Given these two perspectives, we can more easily see why Galileo was bound to come into conflict with the church.  If a Euclidean geometry gives us God’s knowledge of reality and it the scripture contradicts it, then the latter quite obviously has to be demoted in some sense.  Within this context, it is worth mentioning that if Galileo had taken the “Book of Nature” metaphor in the way that we usually accept it today – saying that this particular mathematical model makes some elegant and breathtakingly confirmed predictions in the astronomical data, the interpretation of which is open to various interpretations –  it is not at all clear that the church would have acted the way they did.  This interpretation, however, sends up warning flags for those who are today on Galileo’s side since “mathematical model that is open to interpretation” also sounds like (is?) a demotion of sorts.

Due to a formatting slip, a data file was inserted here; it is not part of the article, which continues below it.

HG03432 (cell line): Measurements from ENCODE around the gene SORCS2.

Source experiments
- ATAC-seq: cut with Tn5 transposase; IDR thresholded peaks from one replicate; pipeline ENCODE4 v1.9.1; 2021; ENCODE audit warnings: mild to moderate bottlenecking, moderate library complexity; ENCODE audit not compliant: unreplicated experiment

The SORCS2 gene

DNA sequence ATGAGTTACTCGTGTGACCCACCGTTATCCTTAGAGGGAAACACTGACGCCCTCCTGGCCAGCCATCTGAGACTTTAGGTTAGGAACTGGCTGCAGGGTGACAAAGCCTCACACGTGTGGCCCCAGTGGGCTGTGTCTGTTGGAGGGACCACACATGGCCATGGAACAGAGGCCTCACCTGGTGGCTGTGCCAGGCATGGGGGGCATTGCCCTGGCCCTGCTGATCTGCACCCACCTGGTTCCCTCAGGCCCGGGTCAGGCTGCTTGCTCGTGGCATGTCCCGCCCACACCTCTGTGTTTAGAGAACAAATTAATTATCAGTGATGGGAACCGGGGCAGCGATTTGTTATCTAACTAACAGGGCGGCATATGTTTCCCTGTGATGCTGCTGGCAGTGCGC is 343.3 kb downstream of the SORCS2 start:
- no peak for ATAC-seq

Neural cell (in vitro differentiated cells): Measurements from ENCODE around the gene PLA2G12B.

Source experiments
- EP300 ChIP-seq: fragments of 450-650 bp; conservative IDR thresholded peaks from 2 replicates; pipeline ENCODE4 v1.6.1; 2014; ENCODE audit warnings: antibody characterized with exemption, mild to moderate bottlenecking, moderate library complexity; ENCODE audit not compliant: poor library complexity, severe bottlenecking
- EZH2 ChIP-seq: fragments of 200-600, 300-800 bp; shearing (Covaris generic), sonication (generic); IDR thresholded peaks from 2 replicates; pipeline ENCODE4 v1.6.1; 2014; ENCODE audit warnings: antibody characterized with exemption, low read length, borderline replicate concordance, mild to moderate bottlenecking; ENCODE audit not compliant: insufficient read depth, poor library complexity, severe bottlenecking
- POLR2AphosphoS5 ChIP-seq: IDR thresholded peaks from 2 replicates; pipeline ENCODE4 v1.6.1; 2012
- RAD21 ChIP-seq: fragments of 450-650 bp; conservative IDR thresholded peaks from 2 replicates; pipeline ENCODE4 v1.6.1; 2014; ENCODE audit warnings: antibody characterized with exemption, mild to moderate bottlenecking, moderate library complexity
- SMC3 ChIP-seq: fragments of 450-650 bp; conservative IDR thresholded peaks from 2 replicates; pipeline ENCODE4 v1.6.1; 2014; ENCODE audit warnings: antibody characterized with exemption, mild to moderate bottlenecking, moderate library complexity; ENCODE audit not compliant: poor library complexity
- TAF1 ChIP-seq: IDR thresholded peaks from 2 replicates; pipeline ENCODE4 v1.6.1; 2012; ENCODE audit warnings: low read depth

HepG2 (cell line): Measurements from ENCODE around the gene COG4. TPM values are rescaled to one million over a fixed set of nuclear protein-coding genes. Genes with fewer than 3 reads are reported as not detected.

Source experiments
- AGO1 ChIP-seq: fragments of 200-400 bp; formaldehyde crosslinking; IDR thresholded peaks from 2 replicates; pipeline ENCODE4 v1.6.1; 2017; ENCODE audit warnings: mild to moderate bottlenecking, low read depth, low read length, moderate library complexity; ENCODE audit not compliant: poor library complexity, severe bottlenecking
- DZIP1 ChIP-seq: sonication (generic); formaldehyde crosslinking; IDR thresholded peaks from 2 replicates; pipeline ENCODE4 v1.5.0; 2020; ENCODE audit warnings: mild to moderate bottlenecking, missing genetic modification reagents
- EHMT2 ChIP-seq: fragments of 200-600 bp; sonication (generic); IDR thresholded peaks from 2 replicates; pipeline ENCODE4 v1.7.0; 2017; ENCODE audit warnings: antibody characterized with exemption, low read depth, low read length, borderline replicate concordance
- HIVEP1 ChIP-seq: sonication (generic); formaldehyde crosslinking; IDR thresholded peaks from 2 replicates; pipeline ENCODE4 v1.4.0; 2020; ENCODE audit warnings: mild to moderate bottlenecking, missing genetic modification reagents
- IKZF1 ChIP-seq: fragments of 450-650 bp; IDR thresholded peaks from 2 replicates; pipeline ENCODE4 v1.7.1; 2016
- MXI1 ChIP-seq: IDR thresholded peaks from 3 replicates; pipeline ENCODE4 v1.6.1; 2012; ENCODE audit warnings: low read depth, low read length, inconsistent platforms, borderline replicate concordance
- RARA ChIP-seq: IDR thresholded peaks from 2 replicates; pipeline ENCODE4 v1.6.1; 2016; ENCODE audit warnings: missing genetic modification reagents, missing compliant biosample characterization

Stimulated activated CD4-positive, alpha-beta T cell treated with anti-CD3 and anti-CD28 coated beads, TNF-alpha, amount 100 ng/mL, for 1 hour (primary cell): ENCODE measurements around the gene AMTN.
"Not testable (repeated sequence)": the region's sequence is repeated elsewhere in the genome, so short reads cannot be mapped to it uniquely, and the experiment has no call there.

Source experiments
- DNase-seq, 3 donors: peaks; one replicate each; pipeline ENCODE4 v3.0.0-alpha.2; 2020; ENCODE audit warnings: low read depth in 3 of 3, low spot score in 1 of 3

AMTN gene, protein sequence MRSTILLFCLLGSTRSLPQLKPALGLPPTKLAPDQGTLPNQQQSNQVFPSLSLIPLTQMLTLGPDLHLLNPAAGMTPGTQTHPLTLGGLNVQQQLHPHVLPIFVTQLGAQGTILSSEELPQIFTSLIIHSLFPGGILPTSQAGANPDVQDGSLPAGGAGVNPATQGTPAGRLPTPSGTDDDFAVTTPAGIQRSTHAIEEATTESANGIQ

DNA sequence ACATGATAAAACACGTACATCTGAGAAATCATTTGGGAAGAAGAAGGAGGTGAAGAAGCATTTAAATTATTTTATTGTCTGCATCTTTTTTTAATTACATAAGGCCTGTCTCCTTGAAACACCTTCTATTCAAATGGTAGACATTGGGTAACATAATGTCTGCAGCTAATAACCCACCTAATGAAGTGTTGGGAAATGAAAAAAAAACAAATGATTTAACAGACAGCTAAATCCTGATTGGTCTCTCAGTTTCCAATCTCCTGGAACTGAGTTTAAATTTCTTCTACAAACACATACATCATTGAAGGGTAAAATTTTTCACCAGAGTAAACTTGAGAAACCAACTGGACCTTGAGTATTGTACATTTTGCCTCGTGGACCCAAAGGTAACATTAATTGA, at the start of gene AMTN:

I hope by now the tension between science and religion is becoming clear, especially as it is expressed rather than dissolved in the idealized harmony of “true” science with “true” religion.  The first side wants to shake off those scare quotes by resisting an instrumental interpretation of scientific knowledge.  The other side wants to shake off their own scare quotes by resisting a metaphorical interpretation of religious knowledge.  Both sides today admit that they are fallible, but neither one is willing to allow the other side to be the judge of that fallibility.  Of course, us Mormons all reject both the authority of the Catholic Church and its geocentric model of times past, but this does not dissolve the tension that lies at the heart of the Galileo event.  We still find ourselves confronted with a tension between the ways in which science teaches us to read the book of nature and the ways in which priesthood authorities (that we do accept) teach us to read the book of scripture.